The U.S. Supreme Court has spoken: on Friday, it announced that it will hear oral arguments in two cases dealing with same-sex marriage.
Hollingsworth v. Perry is the case involving California’s Prop. 8, the Proposition that banned gay marriage in the state. There are two questions presented here: 1) whether the Fourteenth Amendment’s Equal Protection clause prohibits the state from denying marriage to same-sex couples; and 2) whether the petitioners have standing. Although many expect the Court to decide the first question, it is entirely possible that the Court will opt to decide the case simply on the second question, thus avoiding the politics of the gay marriage debate.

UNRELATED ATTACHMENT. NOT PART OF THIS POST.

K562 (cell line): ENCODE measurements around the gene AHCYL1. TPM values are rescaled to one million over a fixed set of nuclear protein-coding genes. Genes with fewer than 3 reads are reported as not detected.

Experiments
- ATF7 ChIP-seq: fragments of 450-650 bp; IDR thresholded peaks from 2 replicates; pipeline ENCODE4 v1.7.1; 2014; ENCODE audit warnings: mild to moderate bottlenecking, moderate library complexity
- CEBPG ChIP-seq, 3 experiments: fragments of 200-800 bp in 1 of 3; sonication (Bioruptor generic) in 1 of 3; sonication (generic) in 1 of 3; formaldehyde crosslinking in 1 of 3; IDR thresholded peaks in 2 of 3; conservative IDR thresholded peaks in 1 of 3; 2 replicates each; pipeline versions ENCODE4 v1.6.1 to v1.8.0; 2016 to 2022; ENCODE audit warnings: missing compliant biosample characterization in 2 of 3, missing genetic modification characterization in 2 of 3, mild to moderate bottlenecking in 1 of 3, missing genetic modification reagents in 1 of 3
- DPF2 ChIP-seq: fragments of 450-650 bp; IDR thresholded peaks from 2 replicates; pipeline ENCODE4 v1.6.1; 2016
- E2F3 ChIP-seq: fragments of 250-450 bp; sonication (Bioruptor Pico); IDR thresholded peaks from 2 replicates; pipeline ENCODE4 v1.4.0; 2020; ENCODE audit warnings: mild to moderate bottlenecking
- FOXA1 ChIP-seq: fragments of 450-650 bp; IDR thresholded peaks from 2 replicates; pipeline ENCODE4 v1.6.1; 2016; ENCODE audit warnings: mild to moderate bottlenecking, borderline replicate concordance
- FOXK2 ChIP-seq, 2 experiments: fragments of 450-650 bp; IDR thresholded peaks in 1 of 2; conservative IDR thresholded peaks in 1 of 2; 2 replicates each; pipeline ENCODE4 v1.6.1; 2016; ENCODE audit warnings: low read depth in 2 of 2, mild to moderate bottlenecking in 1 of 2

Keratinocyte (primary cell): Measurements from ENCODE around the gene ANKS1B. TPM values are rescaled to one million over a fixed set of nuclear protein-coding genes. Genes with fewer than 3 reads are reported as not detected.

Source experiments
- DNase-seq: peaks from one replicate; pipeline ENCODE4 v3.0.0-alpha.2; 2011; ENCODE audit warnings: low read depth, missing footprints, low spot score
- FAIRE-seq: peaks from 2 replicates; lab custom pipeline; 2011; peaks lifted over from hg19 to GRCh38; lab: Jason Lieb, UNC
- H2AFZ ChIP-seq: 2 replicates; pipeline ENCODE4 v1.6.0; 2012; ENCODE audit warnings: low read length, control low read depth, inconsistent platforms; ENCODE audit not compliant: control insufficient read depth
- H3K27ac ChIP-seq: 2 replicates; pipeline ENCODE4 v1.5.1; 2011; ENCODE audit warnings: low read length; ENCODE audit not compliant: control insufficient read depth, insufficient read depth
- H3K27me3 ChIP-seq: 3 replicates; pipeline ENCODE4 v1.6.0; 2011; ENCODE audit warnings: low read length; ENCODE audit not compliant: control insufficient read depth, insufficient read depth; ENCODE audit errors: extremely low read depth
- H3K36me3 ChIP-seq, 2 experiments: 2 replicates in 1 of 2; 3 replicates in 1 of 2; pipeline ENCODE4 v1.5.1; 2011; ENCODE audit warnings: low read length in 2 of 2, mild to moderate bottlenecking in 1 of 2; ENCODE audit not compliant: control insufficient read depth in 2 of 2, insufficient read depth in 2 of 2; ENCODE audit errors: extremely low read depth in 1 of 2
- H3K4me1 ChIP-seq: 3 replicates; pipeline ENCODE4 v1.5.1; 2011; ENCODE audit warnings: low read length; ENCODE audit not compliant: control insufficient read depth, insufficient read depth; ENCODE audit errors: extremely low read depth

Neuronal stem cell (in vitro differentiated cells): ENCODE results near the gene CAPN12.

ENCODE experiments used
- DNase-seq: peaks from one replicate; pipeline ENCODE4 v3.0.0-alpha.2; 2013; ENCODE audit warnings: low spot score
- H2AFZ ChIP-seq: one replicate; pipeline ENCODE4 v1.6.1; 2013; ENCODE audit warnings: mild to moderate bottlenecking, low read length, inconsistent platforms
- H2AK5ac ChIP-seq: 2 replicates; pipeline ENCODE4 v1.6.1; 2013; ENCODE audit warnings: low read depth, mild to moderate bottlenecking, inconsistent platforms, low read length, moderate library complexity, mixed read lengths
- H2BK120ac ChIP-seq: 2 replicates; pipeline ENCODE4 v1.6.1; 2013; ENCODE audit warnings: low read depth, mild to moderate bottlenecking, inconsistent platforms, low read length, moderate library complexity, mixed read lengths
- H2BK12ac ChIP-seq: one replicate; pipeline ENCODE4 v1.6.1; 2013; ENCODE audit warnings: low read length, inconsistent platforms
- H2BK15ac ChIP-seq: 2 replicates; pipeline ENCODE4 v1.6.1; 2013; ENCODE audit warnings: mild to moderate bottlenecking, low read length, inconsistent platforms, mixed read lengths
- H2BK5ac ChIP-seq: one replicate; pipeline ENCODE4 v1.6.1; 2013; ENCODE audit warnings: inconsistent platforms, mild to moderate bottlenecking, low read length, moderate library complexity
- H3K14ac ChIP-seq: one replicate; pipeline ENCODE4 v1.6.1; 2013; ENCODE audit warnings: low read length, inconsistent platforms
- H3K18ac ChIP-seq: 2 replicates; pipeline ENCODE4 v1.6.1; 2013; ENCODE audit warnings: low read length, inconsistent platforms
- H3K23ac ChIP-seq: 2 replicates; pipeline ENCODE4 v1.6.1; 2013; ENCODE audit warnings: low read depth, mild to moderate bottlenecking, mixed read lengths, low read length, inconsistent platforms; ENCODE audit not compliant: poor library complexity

In the second case, United States v. Windsor, there are three issues at hand: 1) whether Section 3 of the Defense of Marriage Act (DOMA) “violates the Fifth Amendment’s guarantee of equal protection of the laws as applied to persons of the same sex who are legally married under the laws of their State”; 2) whether the Supreme Court has jurisdiction to decide the case in light of the Executive Branch’s agreement with the lower court that DOMA (Section 3) is unconstitutional; and 3) whether the Bipartisan Legal Advisory Group of the U.S. House of Representatives has standing. As in Hollingsworth, it is possible that the Court will attempt to avoid the gay marriage question specifically by deciding the case based on one of the other issues.
The Court will hear oral arguments in March 2013 and plans to issue its ruling in June 2013. [REG]